Travels in Canada: What do Frozen Warm Water Shrimp, Steel, Tissue Paper, and Wood Floors Have in Common?
In its complaint to the US International Trade Commission, or ITC, brought under Section 337 of the Tariff Act of 1930, US Steel asks the Commission to exclude (bar) all Chinese steel imports from entering the United States. In addition, the case includes a request for a cease and desist order prohibiting importers from selling any imported Chinese steel that has already been imported into the United States.
A few months earlier, on January 8th, the US Commerce Department announced it was conducting an administrative review of multilayered wood flooring from China imported between December 1, 2013 and November 30, 2014. The Department’s investigation is based on concerns that Chinese importers were selling these wood flooring products at less than fair market value, putting US producers at a competitive disadvantage.
That same month, the United Steelworkers Union joined in filing antidumping and countervailing duty cases against imports of more than $1 billion truck and bus tires from China, and also India and Sri Lanka.
In June 2015 the ITC launched a second full review of tissue paper from China. In March 2016 a public notice was published that frozen warm water shrimp imports China would be scrutinized.
I could devote much ink of this post to a list of trade remedy cases launched by Washington in recent months. The products involved in almost all of these cases have one critical element in common – they are imported from China. That is not to say that China is the only country in the cross-hairs of Washington. But any cursory look at the ITC’s list of investigations names Chinese products over products from other trading partners.
This article is not intended to argue the merit of these investigations. But Canadian readers may be wondering why they need to read further? After all, Canada is not cited in these investigations, right? True, but these products are also staples of the Canadian manufacturing sector – including those used in a vibrant cross-border supply chain between Canada and the US.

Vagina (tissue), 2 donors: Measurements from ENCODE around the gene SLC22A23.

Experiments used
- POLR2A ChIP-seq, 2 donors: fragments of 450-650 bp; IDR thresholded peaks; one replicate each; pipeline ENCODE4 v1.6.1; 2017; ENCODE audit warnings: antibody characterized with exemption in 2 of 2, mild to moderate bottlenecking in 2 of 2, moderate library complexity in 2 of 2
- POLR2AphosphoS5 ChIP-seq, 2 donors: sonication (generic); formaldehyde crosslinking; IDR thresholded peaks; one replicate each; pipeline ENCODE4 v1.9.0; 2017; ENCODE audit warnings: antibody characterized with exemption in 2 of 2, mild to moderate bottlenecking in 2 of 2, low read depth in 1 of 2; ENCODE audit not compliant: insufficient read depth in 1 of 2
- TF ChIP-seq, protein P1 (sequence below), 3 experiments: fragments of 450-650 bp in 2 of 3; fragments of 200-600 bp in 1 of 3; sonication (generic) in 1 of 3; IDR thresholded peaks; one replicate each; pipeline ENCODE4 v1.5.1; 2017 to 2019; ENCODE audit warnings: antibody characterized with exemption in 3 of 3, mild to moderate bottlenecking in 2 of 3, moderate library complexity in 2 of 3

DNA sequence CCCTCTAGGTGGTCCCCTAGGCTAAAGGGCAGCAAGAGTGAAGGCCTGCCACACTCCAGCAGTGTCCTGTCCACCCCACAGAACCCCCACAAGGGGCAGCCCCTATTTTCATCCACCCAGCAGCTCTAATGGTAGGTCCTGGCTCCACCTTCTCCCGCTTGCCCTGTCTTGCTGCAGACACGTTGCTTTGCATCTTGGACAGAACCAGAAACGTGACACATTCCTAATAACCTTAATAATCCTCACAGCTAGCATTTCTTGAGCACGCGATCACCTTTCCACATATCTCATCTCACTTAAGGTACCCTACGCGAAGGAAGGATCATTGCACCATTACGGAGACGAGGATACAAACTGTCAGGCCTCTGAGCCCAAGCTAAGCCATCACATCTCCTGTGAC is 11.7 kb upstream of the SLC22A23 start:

Shipments arriving at US ports of entry of these “covered products” will always be held to sharp scrutiny by US Customs and Border Protection, including those from countries not specifically cited in the trade investigation. This is due to concerns by US Customs that the goods are being transshipped from China through third countries, including Canada. Recently enacted US legislation, such as the Prevention and Evasion of Antidumping and Countervailing Duty Orders contained in the Trade Facilitation and Trade Enforcement Act, will add new teeth to US Customs’ ability to prevent and counter evasion.
Many Canadian companies have received notices from US Customs asking for information regarding the country of origin of products and who are now concerned that transshipment may have occurred, creating liability on the Canadian company.
Other companies in Canada may be supplying component parts from China or other countries assuming that their finished product would not be covered by such US trade concerns. In other circumstances, a US affiliate or other producer uses product from China, sends it to Canada for further manufacturing, but when it re-enters the US the problematic component can still fall under the scope of the initial US trade order.
In other words, companies in Canada should know that, under US law, every time subject or covered merchandise crosses the border it can be subject to the active orders and possible additional duties.
In these times of expanding global supply chains and shrinking profit margins, companies in Canada will want to ensure that their products are not unduly barred from the US marketplace. In today’s world, it is important to maintain a trusted product brand and corporate reputation. Canadian companies need to be able to address the concerns of US Customs regarding certain products or certain trading partners proactively and head-on. If your company does not use covered components in the finished product sent to the US, you need to set up tracking systems to prove that when US Customs comes calling. If your company does include certain products subject to US trade remedies which you sell in the US, then a dynamic import compliance management program must be on the top of your next executive board meeting.
US business leaders understand the value of a global market – both in terms of consumption growth (demand) as well as broader choices in component parts (supply). These same leaders will continue to urge the next occupant of the Oval Office keep global markets open. But they will also want assurances that their industry interests at home are not harmed by unfair competition from abroad. This “ying and yang” will be played out at all 300+ US ports of entry and on all shipments from all countries.
The bottom line? Don’t wait until your broker calls with disturbing news. Successful companies know the importance of mitigating risk by seeking the best intelligence and advice so when that call does come, they will be ready.